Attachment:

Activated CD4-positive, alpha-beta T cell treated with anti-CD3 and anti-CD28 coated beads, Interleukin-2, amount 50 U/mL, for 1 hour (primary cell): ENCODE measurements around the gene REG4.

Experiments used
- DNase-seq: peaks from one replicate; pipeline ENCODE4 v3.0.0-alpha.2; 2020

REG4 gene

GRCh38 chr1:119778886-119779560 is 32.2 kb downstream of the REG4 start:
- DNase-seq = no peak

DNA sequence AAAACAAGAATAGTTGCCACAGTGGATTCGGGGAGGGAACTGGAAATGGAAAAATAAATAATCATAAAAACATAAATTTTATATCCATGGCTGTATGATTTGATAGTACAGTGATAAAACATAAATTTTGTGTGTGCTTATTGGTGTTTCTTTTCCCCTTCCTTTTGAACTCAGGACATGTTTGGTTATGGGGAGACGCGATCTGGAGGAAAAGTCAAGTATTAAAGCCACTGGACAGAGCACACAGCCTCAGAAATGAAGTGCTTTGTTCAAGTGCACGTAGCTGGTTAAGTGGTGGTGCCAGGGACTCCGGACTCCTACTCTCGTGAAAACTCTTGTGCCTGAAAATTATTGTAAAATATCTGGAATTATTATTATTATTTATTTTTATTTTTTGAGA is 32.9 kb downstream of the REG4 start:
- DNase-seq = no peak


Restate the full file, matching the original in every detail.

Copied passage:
Activated CD4-positive, alpha-beta T cell treated with anti-CD3 and anti-CD28 coated beads, Interleukin-2, amount 50 U/mL, for 1 hour (primary cell): ENCODE measurements around the gene REG4.

Experiments used
- DNase-seq: peaks from one replicate; pipeline ENCODE4 v3.0.0-alpha.2; 2020

REG4 gene

GRCh38 chr1:119778886-119779560 is 32.2 kb downstream of the REG4 start:
- DNase-seq = no peak

DNA sequence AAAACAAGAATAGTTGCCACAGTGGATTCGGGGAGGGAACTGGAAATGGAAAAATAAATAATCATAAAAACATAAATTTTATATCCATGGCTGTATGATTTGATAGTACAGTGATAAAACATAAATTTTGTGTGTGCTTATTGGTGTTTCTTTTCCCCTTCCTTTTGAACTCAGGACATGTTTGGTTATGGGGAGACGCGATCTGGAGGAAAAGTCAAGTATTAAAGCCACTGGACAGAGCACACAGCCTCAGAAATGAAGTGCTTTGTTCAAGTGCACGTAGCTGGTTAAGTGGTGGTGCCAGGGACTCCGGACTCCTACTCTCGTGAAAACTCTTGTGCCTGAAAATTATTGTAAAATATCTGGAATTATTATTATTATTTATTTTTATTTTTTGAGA is 32.9 kb downstream of the REG4 start:
- DNase-seq = no peak